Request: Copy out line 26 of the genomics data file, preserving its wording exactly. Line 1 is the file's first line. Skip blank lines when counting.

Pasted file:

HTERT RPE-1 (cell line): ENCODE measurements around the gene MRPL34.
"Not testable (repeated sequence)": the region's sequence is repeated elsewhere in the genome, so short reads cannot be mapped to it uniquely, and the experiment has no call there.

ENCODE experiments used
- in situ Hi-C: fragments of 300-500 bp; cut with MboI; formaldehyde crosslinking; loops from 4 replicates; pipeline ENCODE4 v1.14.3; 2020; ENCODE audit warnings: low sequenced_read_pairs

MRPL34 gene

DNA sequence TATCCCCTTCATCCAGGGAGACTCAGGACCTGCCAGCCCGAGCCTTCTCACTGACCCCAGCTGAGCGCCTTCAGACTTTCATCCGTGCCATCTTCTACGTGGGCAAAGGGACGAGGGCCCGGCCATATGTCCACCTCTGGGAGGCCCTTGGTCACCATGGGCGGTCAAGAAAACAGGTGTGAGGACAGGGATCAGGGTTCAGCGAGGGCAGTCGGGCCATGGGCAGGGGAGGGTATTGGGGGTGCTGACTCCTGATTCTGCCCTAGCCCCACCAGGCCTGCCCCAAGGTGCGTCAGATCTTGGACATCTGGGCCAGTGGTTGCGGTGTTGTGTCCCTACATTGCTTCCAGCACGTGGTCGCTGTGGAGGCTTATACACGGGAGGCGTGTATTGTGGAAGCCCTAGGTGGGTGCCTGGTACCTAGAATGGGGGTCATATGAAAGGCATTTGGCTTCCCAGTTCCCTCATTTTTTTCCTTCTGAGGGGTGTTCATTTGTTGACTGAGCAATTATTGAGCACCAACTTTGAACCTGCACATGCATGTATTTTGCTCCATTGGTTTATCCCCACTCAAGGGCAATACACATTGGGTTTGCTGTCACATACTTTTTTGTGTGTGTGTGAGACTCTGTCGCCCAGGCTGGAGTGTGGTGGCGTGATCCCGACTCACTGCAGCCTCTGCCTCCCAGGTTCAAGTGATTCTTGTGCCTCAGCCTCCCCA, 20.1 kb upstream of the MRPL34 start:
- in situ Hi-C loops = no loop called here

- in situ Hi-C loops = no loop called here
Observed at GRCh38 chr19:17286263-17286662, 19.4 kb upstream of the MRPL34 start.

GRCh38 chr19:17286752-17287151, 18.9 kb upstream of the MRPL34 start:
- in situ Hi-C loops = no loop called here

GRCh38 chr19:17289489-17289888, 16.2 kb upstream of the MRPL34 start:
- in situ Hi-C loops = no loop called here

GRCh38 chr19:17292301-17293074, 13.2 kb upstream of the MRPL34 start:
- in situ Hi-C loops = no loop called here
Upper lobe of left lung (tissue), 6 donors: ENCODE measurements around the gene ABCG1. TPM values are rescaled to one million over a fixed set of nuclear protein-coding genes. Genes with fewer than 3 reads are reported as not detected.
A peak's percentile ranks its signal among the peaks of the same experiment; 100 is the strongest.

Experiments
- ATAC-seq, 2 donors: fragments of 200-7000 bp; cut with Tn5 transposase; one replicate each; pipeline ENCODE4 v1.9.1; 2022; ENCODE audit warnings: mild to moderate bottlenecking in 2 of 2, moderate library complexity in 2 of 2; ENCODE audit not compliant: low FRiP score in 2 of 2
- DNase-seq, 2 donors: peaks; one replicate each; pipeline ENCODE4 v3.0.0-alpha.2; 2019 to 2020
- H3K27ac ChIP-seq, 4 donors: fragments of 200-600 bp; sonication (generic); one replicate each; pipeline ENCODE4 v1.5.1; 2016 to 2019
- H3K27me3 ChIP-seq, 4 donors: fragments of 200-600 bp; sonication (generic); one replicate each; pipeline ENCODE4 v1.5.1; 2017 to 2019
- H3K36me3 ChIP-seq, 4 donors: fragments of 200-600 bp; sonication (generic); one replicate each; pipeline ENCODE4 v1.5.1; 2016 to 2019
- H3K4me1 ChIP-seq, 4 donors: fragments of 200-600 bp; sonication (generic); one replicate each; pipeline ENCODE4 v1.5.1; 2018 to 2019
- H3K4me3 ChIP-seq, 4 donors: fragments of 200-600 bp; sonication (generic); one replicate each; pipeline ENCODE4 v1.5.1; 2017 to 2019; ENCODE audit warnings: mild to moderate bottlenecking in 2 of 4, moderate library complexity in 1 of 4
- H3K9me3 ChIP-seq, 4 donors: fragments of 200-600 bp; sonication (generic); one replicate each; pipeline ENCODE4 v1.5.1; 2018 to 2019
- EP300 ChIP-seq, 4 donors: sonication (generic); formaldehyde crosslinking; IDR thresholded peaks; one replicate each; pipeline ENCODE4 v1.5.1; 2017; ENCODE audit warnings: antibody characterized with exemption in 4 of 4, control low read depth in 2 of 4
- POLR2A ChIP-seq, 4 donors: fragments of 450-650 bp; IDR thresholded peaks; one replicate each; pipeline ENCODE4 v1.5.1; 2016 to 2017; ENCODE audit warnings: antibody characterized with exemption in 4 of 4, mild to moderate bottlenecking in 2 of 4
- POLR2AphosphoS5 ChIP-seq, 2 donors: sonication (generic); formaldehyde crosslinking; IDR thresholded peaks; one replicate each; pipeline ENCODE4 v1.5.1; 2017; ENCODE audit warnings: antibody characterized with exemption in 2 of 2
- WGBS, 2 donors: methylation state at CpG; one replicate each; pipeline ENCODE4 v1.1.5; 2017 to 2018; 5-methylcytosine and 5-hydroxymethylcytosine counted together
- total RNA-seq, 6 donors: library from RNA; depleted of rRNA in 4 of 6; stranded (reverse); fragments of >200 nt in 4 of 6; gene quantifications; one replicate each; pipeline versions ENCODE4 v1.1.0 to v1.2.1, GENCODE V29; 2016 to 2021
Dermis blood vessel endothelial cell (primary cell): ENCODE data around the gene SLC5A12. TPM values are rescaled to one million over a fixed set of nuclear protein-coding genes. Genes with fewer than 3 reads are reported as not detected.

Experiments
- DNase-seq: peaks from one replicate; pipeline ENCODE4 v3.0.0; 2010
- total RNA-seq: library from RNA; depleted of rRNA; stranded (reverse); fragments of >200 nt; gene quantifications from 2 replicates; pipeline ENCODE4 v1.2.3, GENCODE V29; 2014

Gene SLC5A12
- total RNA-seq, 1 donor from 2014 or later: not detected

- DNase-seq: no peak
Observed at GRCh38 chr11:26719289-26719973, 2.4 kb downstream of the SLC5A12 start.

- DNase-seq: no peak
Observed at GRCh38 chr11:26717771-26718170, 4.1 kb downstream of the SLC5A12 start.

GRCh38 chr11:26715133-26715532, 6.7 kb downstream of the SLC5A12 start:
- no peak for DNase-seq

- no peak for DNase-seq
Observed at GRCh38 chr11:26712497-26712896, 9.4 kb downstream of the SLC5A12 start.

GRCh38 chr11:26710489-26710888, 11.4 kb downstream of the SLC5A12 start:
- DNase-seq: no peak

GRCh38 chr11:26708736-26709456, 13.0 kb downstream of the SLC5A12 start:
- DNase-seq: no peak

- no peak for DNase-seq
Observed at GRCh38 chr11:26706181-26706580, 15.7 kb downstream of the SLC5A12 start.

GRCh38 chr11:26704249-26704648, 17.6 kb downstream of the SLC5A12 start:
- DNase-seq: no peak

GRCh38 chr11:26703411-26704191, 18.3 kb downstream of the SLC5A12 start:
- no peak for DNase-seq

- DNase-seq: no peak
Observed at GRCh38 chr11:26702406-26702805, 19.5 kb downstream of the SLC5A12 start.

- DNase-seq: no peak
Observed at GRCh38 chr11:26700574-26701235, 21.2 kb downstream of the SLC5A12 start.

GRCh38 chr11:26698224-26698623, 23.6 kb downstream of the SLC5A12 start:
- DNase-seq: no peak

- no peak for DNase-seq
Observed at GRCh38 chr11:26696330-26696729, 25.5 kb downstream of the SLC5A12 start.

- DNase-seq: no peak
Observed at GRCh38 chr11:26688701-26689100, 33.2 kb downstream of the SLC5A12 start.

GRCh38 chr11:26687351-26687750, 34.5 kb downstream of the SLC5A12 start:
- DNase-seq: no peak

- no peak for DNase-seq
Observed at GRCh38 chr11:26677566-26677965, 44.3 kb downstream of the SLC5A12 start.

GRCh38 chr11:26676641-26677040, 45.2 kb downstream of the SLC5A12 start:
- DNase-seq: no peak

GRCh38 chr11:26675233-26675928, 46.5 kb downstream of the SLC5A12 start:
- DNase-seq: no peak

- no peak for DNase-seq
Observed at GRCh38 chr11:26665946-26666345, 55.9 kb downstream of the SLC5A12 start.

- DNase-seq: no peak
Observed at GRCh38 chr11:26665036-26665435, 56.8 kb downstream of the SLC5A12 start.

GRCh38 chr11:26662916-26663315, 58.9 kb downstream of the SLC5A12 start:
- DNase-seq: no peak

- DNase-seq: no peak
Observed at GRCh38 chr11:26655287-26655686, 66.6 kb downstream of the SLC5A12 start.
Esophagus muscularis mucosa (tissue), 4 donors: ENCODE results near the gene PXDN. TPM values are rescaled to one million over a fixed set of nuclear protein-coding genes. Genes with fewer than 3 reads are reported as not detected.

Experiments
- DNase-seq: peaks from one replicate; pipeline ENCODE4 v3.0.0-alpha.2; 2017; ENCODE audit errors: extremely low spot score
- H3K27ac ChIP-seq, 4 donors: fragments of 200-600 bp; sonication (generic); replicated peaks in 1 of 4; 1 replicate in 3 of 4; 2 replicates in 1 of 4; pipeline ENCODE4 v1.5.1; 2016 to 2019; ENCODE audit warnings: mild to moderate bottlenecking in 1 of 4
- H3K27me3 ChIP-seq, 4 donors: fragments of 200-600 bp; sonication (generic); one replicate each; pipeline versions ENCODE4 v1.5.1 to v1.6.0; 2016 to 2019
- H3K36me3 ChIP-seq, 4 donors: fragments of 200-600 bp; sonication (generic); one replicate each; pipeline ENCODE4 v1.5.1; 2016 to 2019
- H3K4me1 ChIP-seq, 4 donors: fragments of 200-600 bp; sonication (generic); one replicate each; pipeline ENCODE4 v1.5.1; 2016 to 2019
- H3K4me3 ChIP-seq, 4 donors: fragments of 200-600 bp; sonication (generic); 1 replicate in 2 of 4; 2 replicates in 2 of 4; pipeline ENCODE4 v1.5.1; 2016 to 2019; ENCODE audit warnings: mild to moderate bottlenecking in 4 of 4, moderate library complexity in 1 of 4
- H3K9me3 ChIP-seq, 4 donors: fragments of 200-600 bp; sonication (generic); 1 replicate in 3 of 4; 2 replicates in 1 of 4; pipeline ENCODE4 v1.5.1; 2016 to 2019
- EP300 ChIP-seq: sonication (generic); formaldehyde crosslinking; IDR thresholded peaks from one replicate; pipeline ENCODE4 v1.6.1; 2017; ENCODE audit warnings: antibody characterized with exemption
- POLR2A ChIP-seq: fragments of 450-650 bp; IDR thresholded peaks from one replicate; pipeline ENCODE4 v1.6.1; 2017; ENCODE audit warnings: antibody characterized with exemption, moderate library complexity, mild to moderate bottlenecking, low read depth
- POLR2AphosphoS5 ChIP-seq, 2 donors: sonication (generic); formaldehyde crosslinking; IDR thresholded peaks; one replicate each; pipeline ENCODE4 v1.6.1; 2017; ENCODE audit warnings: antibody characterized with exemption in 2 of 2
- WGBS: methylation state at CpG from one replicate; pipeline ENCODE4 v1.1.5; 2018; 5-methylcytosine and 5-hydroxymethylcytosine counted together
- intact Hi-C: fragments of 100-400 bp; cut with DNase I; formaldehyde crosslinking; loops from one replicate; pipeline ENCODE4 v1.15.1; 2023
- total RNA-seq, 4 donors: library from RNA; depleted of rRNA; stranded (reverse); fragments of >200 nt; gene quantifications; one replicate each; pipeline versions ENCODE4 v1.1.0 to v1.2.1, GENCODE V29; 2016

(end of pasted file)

- H3K9me3 ChIP-seq, 4 donors: fragments of 200-600 bp; sonication (generic); one replicate each; pipeline ENCODE4 v1.5.1; 2018 to 2019